"You could walk out that
door and never think about Scientology again, and it would be your choice.
It would be incredibly stupid, but you are free to do that. You could also
jump off a bridge, or blow your brains out. That would be another
It was a crushing five minutes of reflection. I had just taken the Church of Scientology's 200-question personality test, and, by all accounts, had failed miserably. Jim, who worked as a sort of receptionist for the CoS's New York headquarters, explained that my answers indicated severe levels of irresponsibility, depression, anxiety, self-criticism and loneliness. The only positive attribute I seemed to have was an abundance of energy.
"This probably means that you are working very hard at things, but you just don't think it's enough," Jim said. My immediate response was denial. Having just taken the test, I remembered the answers given, the questions relating to my general happiness, and there didn't seem to be many cries for help. "Do you often sing or whistle just for the fun of it?" Sure. "Are you considered warmhearted by your friends?" In general, yes. "Do you make efforts to get others to laugh and smile?" All the time.
I answered other questions such as "Do you openly and sincerely admire beauty in other people?" with a resounding Yes. So I was mystified as to why I had been given such an anti-social profile. Jim advised that I shouldn't think of it in terms of how a specific question determines the results of the entire test. "It's just according to ‘Dianetics’, which is a proven science," he said. "Perhaps you would like to get a copy of the book."
I figured $7 was a small price to pay for an introduction to what could ultimately bring greater happiness and serenity to my life, so I bought it. I had also just sat through a 30-minute film on Scientology, so I really had to get my hands on it. What can I say? I was raised Unitarian and remain fairly open-minded regarding spiritual matters. I have no ingrained mechanism for dismissing any belief system outright, no matter how silly some of its terminology or practices may seem on the surface.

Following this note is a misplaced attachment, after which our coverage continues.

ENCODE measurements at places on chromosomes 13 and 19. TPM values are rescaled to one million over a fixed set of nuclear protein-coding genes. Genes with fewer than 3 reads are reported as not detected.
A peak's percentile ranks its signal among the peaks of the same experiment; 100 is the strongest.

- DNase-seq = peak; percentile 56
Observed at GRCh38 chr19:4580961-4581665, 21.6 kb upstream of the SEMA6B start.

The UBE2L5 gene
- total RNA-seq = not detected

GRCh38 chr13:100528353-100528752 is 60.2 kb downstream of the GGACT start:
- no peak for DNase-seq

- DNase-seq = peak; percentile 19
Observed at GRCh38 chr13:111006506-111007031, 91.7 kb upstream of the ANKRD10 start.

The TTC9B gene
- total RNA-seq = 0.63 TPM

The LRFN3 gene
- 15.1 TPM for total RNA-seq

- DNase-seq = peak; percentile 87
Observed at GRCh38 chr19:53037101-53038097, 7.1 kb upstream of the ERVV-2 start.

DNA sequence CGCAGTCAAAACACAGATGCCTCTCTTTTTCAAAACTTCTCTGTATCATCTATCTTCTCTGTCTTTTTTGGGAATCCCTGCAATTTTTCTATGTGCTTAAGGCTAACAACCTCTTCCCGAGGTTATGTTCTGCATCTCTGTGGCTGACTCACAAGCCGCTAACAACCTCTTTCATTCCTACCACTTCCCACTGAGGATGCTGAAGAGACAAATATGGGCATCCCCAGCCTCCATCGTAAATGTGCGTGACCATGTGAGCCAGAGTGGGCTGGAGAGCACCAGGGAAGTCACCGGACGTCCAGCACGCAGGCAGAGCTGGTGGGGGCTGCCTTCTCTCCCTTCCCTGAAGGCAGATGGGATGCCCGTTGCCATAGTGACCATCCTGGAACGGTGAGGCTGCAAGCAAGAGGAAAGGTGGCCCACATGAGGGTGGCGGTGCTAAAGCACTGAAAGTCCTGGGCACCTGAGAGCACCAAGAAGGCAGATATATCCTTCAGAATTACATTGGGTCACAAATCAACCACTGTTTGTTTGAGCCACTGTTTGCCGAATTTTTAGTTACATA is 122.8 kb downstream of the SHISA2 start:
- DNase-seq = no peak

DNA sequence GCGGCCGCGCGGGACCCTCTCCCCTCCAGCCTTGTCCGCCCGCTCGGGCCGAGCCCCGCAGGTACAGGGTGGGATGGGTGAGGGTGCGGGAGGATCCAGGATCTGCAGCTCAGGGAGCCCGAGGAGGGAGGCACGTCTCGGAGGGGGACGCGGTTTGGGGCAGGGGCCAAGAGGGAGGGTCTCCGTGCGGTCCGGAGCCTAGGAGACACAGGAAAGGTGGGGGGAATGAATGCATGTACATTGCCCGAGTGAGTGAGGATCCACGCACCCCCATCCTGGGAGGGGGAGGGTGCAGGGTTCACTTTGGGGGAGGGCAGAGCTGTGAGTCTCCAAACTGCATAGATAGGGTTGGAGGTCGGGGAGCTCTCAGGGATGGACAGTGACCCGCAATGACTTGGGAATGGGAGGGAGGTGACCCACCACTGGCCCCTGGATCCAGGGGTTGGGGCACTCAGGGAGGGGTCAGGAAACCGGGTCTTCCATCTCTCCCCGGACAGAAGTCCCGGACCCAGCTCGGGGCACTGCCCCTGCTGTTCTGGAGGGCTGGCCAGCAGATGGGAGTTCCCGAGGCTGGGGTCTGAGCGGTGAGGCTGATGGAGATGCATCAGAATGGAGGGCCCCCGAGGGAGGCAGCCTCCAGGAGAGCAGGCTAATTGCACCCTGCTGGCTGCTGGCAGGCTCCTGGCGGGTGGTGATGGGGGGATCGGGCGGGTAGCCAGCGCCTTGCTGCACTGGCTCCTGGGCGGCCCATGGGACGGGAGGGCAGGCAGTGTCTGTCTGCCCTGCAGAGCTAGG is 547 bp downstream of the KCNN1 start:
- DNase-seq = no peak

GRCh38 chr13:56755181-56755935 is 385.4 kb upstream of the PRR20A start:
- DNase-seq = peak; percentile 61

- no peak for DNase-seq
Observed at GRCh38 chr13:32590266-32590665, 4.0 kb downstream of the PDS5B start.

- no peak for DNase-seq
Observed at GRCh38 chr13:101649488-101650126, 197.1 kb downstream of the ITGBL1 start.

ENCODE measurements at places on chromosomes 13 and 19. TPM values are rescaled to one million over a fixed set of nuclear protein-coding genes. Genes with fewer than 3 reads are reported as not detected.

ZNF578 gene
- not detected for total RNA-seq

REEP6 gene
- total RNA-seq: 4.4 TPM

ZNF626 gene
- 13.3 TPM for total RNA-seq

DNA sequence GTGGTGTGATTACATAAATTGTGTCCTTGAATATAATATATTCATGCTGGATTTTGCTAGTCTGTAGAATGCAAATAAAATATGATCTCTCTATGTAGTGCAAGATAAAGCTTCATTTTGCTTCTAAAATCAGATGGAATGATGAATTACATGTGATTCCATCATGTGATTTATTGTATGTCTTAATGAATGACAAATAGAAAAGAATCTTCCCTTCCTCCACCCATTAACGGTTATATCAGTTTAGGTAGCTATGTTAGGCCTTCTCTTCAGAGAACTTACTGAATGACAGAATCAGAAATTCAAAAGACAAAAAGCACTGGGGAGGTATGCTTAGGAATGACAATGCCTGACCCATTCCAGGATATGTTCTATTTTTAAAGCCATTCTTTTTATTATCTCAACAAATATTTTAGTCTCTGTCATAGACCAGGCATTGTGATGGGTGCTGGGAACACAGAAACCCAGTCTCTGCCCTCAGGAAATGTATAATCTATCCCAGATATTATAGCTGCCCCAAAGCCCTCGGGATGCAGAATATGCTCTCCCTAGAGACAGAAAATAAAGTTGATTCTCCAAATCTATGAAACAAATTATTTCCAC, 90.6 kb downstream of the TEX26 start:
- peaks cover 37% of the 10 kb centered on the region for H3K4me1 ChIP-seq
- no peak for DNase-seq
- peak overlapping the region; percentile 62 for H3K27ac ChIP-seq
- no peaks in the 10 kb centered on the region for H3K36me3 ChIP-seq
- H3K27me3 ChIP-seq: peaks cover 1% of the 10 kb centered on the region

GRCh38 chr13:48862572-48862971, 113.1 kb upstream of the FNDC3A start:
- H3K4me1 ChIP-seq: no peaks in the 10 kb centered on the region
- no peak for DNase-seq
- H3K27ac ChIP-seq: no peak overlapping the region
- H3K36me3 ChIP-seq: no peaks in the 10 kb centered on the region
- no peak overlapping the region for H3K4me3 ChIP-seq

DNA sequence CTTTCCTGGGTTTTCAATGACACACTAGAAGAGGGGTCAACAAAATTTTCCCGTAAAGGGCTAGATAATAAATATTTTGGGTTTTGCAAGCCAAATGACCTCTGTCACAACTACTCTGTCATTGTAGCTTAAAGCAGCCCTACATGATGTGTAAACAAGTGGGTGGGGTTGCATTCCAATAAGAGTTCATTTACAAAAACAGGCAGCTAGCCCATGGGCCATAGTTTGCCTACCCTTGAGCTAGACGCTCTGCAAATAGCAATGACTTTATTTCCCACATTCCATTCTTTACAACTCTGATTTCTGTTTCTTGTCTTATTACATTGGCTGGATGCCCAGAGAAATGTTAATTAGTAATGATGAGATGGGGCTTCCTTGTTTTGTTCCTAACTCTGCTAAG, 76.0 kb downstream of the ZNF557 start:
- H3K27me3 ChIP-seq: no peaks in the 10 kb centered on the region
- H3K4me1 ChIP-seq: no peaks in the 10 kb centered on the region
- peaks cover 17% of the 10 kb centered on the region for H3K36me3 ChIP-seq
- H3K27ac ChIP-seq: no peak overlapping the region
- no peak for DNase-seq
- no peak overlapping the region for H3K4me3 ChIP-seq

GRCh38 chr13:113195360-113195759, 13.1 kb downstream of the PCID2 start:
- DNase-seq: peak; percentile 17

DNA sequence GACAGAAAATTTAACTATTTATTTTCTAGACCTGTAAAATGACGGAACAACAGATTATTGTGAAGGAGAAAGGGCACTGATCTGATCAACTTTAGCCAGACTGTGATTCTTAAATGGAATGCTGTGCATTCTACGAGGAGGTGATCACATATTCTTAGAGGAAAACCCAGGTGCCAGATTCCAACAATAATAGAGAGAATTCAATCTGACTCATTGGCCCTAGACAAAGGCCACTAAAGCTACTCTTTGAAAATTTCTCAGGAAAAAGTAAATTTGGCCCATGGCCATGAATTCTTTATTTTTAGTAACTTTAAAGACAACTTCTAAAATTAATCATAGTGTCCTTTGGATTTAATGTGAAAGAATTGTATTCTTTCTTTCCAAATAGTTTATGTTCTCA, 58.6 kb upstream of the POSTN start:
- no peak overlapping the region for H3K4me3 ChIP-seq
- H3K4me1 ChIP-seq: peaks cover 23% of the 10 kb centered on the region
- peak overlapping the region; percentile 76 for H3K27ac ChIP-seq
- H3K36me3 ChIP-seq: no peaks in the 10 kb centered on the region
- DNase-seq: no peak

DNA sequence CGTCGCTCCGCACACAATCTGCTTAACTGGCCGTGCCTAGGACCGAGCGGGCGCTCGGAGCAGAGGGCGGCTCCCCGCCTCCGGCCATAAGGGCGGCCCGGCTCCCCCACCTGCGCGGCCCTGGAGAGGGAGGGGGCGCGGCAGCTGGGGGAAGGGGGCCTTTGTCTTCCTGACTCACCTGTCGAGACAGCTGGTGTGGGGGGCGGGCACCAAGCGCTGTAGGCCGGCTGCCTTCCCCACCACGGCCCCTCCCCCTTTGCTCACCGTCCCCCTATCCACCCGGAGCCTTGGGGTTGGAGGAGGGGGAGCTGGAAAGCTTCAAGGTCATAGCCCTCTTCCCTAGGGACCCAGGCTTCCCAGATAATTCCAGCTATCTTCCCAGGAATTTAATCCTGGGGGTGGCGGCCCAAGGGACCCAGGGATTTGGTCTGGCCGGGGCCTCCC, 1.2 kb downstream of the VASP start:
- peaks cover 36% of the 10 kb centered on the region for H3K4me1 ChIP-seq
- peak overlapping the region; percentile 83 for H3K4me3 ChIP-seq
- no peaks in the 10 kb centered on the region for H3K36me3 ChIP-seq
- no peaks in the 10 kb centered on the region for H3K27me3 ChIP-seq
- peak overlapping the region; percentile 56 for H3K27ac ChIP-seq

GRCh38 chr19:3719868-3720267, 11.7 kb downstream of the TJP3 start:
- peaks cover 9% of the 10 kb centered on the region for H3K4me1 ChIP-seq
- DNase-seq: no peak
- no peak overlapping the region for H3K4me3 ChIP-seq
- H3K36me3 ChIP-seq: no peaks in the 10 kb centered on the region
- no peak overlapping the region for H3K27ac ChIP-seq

The "book" is "Dianetics", and it has served as my offline reading supplement to my online voyage into one of the most colorful (and often perplexing) Internet-based research expeditions: What is Scientology? "Dianetics" is the predecessor to literally dozens of religious tracts from author L. Ron Hubbard, the author of "Dianetics" and the founder of Scientology. A 19505 B-grade pulp science fiction writer, Hubbard created the Church of Scientology, one of the largest and fastest growing alternative religions in the world. it has attracted controversy since its founding, and it continues to reign as the religion of choice with celebrities, most notably John Travolta. Tom Cruise and Kirstie Alley. It's been the source of a long running argument over whether it is a bona fide religion or another opportunistic cult that preys on confused and gullible people.
The controversy is nothing new. The CoS has been vilified in the press, faced lawsuits and investigations in the U.S. and European countries, such as the United Kingdom and the Benelux countries, sued by former members, and banned in countries including Germany and Australia. Much of this criticism peaked following the death of staff-member Lisa McPherson, who died of severe dehydration, according to the online coroner's report (www.primenet.com/~cultxpt/coroner.gifin), while in the custody of the Church during an extended retreat.
Hubbard died in 1986, but the CoS has grown to include an undetermined number--somewhere between 100,000 to 3 million, depending on whom you talk to--of international members. Its organization is often accused of being a totalitarian, money-grubbing conspiratorial group that brainwashes the naive into doling out hundreds of thousands of dollars in the hopes of attaining serenity in their lives. Much of this criticism is due to the fact that Dianetics relies upon a series of expensive auditing sessions, which serves as Scientology's version of psychotherapy.
Scientology has also been strongly defended by its more prominent members. It has won many of its court cases, and it has been granted tax-exempt status in the U.S. Scientology remains a mystery to the average person, but the Internet has begun to change that. It has opened the Pandora's box to a world of data most people could never get before.
The Internet was, in fact, my, first introduction to Scientology, and the first place I looked was the Church's own website. A fairly modestly designed page, with links to the Scientology bookstore containing introductory information, it was on this site that I took the personality test and made an appointment for a preliminary evaluation. The CoS is Internet savvy on a recruiting level, to say the least.
"Had L. Ron Hubbard lived
in more primitive times, before the mass media (which he feared) and the
information superhighway (which his successors fear), he certainly would